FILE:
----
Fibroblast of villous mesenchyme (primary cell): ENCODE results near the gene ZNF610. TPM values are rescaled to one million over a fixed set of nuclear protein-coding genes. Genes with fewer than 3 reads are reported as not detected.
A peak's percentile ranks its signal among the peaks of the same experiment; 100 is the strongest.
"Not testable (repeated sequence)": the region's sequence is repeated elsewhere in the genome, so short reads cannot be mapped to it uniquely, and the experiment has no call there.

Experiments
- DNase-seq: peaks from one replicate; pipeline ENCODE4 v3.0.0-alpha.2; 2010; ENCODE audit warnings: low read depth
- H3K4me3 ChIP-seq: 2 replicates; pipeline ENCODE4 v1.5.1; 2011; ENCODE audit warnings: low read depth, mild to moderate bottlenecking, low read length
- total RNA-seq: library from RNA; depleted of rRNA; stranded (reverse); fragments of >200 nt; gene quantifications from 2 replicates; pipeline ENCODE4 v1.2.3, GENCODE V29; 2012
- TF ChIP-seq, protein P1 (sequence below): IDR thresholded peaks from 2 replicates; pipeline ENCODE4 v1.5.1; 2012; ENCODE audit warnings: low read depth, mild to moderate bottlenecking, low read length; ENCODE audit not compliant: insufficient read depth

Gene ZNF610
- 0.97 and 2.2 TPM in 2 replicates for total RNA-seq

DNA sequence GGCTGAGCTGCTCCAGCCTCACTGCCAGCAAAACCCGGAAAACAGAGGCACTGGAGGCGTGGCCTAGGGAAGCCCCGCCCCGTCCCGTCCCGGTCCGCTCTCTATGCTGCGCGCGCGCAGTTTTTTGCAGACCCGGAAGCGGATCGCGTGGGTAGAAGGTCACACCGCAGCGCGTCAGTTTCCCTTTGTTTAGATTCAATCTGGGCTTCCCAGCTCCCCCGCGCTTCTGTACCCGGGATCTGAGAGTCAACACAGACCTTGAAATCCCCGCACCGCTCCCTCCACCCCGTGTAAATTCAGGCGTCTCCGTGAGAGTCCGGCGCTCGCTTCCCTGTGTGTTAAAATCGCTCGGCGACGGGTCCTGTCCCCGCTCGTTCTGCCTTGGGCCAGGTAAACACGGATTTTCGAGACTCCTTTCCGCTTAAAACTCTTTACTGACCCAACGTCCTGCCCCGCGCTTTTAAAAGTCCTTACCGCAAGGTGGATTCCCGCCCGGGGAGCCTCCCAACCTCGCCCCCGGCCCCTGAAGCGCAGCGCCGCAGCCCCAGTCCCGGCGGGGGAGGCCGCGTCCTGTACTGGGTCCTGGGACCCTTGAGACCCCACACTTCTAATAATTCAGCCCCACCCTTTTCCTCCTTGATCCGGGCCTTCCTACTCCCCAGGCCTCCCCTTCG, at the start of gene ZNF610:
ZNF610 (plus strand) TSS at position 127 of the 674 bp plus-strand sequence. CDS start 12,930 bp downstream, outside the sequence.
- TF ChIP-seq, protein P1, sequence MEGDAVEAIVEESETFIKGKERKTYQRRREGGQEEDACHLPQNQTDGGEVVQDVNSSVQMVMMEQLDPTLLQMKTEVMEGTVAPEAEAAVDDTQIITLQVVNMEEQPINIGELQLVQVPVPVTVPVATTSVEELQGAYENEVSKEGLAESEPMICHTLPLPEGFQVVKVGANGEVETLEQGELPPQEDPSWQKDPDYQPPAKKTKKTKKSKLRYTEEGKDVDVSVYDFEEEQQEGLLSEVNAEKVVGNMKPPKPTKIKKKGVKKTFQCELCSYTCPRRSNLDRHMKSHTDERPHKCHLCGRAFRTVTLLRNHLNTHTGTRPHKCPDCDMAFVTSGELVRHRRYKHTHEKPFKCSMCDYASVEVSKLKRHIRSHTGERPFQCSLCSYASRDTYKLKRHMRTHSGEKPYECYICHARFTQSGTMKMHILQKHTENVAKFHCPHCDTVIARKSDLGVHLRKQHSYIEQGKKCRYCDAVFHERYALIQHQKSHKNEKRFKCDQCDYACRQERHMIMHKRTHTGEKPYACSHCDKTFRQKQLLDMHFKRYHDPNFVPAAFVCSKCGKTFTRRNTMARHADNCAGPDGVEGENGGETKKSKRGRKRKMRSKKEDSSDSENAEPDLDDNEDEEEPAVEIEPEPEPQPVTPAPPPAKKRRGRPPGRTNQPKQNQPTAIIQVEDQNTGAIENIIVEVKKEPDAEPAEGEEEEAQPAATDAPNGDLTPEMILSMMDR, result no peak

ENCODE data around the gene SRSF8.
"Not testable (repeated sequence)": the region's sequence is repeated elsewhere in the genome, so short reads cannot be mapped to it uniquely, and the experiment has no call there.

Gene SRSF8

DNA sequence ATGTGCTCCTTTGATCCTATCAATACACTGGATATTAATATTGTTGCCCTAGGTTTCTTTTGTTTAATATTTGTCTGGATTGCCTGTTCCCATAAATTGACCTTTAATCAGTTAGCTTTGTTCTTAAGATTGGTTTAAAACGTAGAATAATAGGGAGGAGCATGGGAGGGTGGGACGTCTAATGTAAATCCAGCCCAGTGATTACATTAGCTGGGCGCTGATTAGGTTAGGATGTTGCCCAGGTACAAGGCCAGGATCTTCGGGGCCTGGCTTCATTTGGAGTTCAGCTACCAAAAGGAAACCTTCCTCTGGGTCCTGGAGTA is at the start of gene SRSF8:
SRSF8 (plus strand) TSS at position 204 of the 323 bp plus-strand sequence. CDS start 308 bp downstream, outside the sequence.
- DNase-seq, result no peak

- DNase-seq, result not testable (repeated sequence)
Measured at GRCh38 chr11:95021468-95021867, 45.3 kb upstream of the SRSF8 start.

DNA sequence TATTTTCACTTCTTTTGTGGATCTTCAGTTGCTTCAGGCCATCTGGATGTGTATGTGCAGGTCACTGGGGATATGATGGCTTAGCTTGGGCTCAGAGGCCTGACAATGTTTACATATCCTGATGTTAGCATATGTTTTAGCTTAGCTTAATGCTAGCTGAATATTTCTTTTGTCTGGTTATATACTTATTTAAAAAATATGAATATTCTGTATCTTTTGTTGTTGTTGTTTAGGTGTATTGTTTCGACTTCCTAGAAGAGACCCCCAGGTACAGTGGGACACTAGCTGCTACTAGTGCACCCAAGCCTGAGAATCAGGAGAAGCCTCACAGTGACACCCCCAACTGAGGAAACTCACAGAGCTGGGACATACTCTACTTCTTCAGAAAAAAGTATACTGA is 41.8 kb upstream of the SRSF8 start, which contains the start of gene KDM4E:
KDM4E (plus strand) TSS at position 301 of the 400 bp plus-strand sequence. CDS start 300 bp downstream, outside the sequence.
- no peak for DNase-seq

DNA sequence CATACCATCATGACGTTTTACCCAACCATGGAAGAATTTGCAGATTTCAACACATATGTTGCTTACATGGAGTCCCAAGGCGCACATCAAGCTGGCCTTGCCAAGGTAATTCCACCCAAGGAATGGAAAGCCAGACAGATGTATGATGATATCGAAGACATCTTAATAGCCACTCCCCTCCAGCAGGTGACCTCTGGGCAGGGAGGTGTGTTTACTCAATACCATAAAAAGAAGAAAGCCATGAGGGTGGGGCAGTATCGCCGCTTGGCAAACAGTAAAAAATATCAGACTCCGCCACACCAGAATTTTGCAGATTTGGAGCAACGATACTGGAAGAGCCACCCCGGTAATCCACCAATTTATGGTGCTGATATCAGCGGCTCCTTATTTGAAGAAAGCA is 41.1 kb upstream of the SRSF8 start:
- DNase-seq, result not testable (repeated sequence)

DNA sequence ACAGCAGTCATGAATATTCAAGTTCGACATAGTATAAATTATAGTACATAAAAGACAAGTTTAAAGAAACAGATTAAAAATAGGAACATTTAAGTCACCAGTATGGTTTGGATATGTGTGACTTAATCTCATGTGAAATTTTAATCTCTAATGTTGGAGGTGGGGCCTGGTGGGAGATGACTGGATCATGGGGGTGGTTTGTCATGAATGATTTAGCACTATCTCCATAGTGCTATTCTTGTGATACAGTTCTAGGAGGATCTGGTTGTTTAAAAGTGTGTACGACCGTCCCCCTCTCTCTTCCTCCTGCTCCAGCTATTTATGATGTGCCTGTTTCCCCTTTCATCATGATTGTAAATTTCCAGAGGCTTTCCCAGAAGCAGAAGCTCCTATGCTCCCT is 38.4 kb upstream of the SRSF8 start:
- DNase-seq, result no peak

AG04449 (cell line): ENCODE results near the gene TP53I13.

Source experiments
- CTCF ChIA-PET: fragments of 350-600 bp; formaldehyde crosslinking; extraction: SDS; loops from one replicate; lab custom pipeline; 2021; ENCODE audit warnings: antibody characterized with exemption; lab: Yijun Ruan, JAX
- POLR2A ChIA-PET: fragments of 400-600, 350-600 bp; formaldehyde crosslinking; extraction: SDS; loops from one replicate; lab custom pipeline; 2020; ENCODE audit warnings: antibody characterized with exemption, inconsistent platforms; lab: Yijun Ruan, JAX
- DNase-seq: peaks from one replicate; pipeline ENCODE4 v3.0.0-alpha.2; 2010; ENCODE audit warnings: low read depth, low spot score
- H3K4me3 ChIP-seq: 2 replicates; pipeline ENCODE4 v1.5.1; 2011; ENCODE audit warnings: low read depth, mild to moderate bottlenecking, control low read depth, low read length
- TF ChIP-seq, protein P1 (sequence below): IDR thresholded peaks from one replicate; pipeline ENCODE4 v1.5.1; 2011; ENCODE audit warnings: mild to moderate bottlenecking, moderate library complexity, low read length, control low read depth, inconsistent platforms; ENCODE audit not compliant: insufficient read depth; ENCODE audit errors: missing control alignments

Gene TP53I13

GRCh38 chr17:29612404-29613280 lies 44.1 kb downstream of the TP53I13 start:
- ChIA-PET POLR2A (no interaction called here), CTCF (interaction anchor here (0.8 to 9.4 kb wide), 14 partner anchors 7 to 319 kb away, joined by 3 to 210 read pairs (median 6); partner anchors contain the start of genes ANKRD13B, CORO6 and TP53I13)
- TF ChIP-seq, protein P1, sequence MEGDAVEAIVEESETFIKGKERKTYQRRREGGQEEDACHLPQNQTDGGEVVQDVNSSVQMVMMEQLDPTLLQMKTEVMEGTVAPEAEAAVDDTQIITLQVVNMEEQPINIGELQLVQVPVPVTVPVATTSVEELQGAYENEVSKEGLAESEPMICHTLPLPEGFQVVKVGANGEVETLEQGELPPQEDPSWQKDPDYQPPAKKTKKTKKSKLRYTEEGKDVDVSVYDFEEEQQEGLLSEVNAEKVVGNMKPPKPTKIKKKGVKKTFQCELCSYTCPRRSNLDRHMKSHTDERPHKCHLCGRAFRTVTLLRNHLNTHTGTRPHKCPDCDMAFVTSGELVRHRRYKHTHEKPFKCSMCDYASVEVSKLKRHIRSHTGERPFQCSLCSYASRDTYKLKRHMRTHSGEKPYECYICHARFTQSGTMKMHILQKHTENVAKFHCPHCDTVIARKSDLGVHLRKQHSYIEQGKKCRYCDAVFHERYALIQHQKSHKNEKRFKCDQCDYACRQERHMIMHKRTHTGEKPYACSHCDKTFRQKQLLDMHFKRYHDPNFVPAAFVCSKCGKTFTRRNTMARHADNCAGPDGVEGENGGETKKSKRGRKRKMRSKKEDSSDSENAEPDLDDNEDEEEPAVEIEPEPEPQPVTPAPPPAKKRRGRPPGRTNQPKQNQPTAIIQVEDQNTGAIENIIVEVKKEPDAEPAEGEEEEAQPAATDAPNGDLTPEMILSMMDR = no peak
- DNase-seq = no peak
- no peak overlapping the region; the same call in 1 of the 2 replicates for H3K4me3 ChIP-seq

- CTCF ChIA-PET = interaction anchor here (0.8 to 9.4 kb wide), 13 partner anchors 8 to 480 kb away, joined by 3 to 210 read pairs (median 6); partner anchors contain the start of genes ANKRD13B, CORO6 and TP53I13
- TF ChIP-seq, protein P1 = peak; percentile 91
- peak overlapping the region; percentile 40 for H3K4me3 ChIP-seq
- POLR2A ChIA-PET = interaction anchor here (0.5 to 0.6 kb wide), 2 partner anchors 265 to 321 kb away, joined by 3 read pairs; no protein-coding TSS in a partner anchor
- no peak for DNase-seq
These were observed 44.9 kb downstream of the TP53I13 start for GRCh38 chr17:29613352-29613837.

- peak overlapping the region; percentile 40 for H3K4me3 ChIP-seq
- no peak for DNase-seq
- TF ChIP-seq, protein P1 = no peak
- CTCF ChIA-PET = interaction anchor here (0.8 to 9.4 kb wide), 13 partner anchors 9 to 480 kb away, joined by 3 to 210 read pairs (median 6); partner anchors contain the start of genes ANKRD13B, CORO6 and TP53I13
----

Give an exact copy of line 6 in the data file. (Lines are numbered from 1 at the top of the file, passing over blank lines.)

- H3K4me3 ChIP-seq: 2 replicates; pipeline ENCODE4 v1.5.1; 2011; ENCODE audit warnings: low read depth, mild to moderate bottlenecking, low read length